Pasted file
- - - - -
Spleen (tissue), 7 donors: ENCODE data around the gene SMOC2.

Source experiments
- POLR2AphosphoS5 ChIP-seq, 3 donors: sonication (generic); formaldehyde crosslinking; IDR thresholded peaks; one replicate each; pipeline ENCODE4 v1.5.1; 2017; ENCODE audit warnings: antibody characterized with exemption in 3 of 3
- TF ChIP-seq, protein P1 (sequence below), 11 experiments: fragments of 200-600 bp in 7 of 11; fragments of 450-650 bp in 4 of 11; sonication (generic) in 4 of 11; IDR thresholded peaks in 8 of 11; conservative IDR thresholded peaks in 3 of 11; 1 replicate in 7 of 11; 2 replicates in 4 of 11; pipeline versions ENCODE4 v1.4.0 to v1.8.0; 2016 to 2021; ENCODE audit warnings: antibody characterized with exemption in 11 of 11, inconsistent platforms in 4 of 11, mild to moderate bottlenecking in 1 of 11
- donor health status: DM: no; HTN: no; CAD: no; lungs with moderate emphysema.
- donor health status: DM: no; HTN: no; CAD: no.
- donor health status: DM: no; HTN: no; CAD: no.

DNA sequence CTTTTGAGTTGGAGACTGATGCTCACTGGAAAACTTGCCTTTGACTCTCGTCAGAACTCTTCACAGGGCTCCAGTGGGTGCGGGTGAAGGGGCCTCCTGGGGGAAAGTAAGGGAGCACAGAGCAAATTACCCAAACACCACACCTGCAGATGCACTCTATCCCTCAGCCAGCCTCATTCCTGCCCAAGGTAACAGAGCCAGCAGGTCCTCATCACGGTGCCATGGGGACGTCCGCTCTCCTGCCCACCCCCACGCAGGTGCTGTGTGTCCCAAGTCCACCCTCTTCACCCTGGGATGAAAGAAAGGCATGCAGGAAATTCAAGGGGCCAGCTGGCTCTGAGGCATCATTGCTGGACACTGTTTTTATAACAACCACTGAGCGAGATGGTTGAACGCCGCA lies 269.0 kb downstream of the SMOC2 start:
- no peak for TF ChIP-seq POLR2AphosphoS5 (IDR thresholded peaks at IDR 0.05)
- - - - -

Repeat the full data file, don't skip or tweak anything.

Spleen (tissue), 7 donors: ENCODE data around the gene SMOC2.

Source experiments
- POLR2AphosphoS5 ChIP-seq, 3 donors: sonication (generic); formaldehyde crosslinking; IDR thresholded peaks; one replicate each; pipeline ENCODE4 v1.5.1; 2017; ENCODE audit warnings: antibody characterized with exemption in 3 of 3
- TF ChIP-seq, protein P1 (sequence below), 11 experiments: fragments of 200-600 bp in 7 of 11; fragments of 450-650 bp in 4 of 11; sonication (generic) in 4 of 11; IDR thresholded peaks in 8 of 11; conservative IDR thresholded peaks in 3 of 11; 1 replicate in 7 of 11; 2 replicates in 4 of 11; pipeline versions ENCODE4 v1.4.0 to v1.8.0; 2016 to 2021; ENCODE audit warnings: antibody characterized with exemption in 11 of 11, inconsistent platforms in 4 of 11, mild to moderate bottlenecking in 1 of 11
- donor health status: DM: no; HTN: no; CAD: no; lungs with moderate emphysema.
- donor health status: DM: no; HTN: no; CAD: no.
- donor health status: DM: no; HTN: no; CAD: no.

DNA sequence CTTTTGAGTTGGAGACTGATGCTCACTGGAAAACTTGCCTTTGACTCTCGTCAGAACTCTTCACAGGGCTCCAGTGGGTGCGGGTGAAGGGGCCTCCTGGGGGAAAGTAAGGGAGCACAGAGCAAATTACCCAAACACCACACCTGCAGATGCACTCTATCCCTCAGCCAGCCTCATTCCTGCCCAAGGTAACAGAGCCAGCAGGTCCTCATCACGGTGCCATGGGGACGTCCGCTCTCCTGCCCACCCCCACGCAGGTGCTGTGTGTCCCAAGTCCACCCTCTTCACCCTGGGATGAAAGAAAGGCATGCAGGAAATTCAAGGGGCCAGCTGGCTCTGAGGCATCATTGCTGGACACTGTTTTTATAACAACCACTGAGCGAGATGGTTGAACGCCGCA lies 269.0 kb downstream of the SMOC2 start:
- no peak for TF ChIP-seq POLR2AphosphoS5 (IDR thresholded peaks at IDR 0.05)